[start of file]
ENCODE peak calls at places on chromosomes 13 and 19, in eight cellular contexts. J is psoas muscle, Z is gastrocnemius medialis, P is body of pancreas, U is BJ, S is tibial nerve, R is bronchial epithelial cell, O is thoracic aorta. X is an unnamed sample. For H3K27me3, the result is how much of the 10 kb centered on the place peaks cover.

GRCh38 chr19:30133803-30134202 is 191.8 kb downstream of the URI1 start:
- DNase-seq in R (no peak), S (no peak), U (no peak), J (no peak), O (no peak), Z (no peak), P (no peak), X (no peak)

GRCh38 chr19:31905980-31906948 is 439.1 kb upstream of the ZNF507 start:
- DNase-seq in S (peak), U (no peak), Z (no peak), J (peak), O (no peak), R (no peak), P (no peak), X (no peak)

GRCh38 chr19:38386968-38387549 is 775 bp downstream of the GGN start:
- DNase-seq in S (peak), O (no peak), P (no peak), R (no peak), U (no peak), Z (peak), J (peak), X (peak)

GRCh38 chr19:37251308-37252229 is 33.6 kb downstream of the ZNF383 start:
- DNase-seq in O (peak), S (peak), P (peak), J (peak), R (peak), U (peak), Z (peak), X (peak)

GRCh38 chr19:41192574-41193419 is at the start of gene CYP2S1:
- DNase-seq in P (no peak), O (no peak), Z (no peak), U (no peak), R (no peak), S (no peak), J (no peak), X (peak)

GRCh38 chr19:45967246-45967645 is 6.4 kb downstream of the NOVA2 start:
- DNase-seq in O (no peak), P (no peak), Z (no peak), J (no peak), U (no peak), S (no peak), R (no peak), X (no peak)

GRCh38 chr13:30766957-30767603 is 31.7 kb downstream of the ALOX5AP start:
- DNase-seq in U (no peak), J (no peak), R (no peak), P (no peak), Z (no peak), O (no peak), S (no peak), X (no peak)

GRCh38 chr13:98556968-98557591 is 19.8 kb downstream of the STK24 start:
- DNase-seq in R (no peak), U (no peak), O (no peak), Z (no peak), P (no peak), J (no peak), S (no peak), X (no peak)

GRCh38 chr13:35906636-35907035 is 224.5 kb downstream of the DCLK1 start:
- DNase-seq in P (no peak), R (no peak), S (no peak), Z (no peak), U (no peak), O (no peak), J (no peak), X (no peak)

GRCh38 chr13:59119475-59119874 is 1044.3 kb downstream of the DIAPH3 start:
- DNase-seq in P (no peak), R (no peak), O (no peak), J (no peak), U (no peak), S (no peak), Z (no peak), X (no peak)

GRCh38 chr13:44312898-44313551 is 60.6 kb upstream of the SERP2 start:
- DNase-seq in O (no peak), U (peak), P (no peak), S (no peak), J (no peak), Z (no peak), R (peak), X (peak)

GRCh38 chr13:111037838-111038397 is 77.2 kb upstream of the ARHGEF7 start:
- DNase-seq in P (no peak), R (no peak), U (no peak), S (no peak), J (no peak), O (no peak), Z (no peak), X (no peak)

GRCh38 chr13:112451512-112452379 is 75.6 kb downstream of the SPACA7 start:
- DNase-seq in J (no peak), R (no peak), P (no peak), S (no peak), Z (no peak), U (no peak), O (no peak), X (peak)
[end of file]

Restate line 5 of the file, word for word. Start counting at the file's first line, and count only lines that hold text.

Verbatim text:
- DNase-seq in S (peak), U (no peak), Z (no peak), J (peak), O (no peak), R (no peak), P (no peak), X (no peak)